It is, in the sense that I hope to find the methods and language to answer: How do we survive in this work? I spend my day listening to some really rough stories. That’s my job. The goal is to create more people who are doing this work, especially veterans. There are stories that veterans tell other veterans that in some cases they wouldn’t tell me. So how do we maintain our own creative practice? That is an important part of the TLA program. When I’m working with veterans there’s mutual growth. We are together, both of us growing. How do we support the facilitators of this work, particularly when they have traumas of their own? It’s the kind of thing we need people all over the world doing, and they have to have safe outlets for processing it. Artists and veterans are leading these community-building workshops, and I’m interested in seeing that people are staying sane.

Read the whole interview here.

Posted in Activism, Creative Writing, Creativity & Imagination, Transformative Language Arts, Transforming Trauma | Tagged , , , , | Leave a comment

Marketing Your Authentic Self: A Blog on Blogs by IMA Alumni Josh Pollock

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Josh Pollock at Goddard — wonderful photo by fellow Goddard alumni Victoria Mosey

Josh Pollock writes that his MA in environmental studies is, “I promise you is the perfect background for working in the WordPress ecosystem.” His MA in Individualized Studies resulted in the thesis The Halo Tree: Ecological Design Principles for Sustainable Design Via Social Networking, already bringing together the world of social media and the world. In his latest blog on “Marketing Your Authentic Self,” he writes of serving your audience on your own terms. Check out other blog posts he’s written, all of which show us ways to use wordpress-based websites and blogs to live out our true work and lives.

Posted in Environmental, Sustainability & Place Studies, Social Media | Tagged , | Leave a comment

Transformative Language Artists (and Goddard Graduates) Celebrate the Power of Words

From left: Deb Hensley, Joanna Tebbs Young, Amber and Ronan Ellis, Miriam Gabriel, Caryn Mirriam-Goldberg, Scott Youmans, Taina Asili and Seema Reza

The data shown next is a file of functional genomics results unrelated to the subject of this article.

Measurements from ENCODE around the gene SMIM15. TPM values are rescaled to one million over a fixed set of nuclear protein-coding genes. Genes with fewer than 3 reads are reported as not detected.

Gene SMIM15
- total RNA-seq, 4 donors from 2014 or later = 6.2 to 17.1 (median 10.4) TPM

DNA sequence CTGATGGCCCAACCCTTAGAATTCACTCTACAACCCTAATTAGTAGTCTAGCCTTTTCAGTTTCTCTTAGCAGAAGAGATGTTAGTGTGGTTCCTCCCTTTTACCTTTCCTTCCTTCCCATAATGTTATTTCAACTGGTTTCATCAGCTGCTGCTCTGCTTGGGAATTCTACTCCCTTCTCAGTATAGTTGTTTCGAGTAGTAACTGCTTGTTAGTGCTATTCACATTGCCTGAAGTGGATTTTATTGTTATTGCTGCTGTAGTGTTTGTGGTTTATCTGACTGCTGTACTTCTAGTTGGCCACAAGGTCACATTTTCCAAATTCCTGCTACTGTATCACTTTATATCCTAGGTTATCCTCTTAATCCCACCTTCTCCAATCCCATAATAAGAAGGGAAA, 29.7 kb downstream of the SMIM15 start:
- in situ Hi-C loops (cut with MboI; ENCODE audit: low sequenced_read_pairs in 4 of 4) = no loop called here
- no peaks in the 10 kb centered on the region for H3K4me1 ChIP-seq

From left: Deb Hensley, Joanna Tebbs Young, Amber and Ronan Ellis, Miriam Gabriel, Caryn Mirriam-Goldberg, Scott Youmans, Taina Asili and Seema Reza

The 10th annual Power of Words conference — celebrating social and personal transformation through our spoken, written and sung words — brought together a large group of Goddard graduates as well as other writers, storytellers, musicians, artists, activists, educators and community leaders Oct. 11-13 at Pendle Hill Retreat Center near Philadelphia. The conference featured keynoters:

  • Taina Asili, a graduate of the MA-TLA program, and social action-focused writer and singer with her band La Bande Rebele;
  • Michelle Meyers, spoken word artist and founder of Yellow Rage;
  • Deb Hensley, educator, writer, singer and facilitator, MA-TLA graduate, and founder of When Did We Stop Singing?; and
  • Dick Allen, Connecticut Poet Laureate, beloved poet and teacher.

Dick Allen, CT. Poet Laureate

Dick Allen, CT. Poet Laureate

Among all the workshops on right livelihood, narrative medicine, social action and engaged spirituality; talking circles and big group sessions; informal meet-ups and wanderings in the woods, Goddard graduates who attended also included:

  • Joanna Tebbs Young, a professional columnist and workshop facilitator;
  • Amber Ellis, editor of the forthcoming TLA professional journal and facilitator of writing workshops;
  • Miriam Gabriel, new blog curator for the TLA Network as well as a writer and spoken word artist;
  • Scott Youmans, writer, divinity student, software designer and workshop facilitator; and
  • Seema Reza, arts and writing program director for Walter
    Conference participants finding the power of song

    Conference participants finding the power of song

    Reed Military Medical Center and other facilities, specializing in helping wounded warriors re-make their lives.

Organized by the Transformative Language Arts Network, the conference was first held at Goddard College in 2013 as a project of the college. Past keynoters

Miriam Gabriel with storyteller Doug Lipman

Miriam Gabriel with storyteller Doug Lipman

have included Grace Paley, David Abram, Julia Alvarez, Gail Rosen, Jimmy Santiago Baca, Dovie Thomason, Gregory Orr, Lewis Mehl Madrona, Rick Jarow, and others. The 2014 conference happens Sept. 19-21 at Lake Doniphan Retreat Center in Kansas City, MO.

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Nancy Morgan on Writing, Stories and Living with Serious Illness

Nancy Morgan, one of the first graduates of the Transformative Language Arts program in 2002, came to Goddard because she knew it was her calling to help people living with cancer, their families and medical providers find their voice and community through expressive writing. Coming to Goddard after losing close family and friends to cancer, Nancy followed her studied through the program and into a practicum at the Georgetown Lombardi Comprehensive Cancer Center in Washington, D.C. Her practicum led to a career and a job as Director of Arts and Humanities at the Center, where she’s worked for the last 13 years. She’s also conducted important research on the relationship of writing and health.

Nancy recently shared this wonderful video in which she discusses her path, her work, her research, and the miracles she witnesses on a regular basis through the power of the pen.